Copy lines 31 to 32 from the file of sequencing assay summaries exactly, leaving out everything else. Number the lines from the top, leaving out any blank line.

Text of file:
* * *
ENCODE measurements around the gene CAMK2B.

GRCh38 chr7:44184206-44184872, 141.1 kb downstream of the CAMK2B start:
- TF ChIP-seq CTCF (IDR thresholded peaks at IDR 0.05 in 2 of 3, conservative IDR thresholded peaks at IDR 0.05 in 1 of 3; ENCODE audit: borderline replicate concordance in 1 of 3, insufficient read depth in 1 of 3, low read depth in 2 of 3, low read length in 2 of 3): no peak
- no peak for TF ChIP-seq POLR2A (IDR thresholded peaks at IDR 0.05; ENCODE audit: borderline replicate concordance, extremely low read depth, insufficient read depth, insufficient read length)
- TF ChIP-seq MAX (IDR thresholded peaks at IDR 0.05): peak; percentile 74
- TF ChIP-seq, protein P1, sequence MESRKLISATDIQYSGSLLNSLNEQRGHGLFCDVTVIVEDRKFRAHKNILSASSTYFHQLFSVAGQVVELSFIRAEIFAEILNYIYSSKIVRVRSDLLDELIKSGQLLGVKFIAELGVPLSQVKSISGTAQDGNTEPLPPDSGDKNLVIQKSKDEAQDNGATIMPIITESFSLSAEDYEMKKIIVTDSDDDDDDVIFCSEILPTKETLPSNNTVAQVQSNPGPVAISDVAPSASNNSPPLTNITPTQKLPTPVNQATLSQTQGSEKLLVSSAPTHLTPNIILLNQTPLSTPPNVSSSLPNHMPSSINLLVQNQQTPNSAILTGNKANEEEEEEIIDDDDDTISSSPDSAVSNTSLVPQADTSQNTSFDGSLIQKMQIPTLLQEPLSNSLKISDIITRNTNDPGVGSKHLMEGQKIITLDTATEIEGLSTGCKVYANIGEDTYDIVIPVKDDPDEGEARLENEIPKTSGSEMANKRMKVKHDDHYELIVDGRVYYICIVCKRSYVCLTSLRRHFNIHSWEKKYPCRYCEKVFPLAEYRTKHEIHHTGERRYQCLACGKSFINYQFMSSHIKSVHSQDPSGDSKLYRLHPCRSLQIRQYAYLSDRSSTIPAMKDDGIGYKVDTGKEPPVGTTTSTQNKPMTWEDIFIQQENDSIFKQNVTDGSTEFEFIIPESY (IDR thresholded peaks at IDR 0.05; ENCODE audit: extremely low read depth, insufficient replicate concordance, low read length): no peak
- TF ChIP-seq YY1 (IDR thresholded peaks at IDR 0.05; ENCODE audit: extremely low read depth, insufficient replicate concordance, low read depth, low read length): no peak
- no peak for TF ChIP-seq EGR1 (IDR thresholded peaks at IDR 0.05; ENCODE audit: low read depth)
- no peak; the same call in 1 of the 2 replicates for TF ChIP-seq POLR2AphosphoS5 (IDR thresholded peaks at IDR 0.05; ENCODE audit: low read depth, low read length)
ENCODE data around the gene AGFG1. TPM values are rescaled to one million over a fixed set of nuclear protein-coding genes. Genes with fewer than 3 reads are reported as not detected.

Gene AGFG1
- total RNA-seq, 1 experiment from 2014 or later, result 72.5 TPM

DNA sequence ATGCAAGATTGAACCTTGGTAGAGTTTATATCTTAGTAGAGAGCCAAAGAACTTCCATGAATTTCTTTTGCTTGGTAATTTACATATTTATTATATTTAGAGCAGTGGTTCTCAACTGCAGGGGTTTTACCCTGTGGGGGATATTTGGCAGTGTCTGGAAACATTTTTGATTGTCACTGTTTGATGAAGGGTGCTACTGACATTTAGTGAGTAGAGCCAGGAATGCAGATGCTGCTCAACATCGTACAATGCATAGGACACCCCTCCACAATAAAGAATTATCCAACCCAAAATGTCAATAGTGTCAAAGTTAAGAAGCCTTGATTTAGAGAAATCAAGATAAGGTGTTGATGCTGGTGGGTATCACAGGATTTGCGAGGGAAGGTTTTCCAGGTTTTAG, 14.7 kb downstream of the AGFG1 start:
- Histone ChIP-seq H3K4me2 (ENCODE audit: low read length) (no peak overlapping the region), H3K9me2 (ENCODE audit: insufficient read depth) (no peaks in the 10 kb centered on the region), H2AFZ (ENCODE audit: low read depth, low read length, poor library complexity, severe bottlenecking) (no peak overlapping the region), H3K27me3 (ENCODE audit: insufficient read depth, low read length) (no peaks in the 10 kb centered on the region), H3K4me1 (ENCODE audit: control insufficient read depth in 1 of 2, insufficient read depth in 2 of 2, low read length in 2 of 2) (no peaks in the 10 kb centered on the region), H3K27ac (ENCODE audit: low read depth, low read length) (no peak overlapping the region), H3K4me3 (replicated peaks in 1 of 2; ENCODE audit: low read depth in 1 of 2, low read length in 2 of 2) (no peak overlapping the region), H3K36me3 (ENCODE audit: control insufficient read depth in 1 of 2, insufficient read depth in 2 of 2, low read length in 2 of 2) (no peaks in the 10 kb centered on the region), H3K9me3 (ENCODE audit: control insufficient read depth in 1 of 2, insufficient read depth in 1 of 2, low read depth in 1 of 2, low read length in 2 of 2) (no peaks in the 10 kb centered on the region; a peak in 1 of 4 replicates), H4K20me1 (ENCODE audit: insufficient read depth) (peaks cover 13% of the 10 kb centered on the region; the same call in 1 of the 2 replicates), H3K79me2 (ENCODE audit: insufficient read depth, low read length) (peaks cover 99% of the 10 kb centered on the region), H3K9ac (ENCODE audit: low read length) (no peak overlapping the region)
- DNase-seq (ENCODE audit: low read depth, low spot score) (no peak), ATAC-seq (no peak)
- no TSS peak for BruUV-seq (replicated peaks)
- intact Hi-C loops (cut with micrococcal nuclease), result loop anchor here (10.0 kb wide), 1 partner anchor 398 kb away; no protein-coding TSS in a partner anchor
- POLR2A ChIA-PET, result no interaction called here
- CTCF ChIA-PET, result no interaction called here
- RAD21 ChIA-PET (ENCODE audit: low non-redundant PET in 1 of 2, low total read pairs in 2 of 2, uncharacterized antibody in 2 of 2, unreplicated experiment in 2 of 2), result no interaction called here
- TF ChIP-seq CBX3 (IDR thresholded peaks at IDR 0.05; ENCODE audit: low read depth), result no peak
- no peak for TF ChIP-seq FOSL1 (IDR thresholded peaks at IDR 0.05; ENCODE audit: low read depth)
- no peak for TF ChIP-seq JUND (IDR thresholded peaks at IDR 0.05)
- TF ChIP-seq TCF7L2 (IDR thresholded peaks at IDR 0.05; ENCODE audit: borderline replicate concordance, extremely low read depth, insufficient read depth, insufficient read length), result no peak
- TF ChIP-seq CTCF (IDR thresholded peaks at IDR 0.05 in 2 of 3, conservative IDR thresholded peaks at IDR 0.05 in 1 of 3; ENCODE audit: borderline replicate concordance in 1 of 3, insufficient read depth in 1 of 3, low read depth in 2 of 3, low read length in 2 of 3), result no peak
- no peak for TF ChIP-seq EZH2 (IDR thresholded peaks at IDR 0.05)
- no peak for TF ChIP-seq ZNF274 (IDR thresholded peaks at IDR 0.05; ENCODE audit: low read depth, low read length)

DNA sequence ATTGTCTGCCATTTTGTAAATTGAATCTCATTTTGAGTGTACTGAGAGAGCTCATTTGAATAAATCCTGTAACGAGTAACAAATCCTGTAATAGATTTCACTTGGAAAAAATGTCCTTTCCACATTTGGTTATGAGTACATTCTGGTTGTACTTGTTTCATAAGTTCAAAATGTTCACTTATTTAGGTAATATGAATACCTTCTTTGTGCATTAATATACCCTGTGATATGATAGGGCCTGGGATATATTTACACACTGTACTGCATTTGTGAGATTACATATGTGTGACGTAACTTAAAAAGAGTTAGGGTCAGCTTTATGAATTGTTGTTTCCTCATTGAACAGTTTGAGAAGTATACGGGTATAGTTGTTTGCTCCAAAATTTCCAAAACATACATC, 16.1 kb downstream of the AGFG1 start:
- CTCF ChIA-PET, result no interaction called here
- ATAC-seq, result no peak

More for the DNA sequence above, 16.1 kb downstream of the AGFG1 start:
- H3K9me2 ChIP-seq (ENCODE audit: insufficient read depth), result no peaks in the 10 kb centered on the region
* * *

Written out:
More for the DNA sequence above, 16.1 kb downstream of the AGFG1 start:
- H3K9me2 ChIP-seq (ENCODE audit: insufficient read depth), result no peaks in the 10 kb centered on the region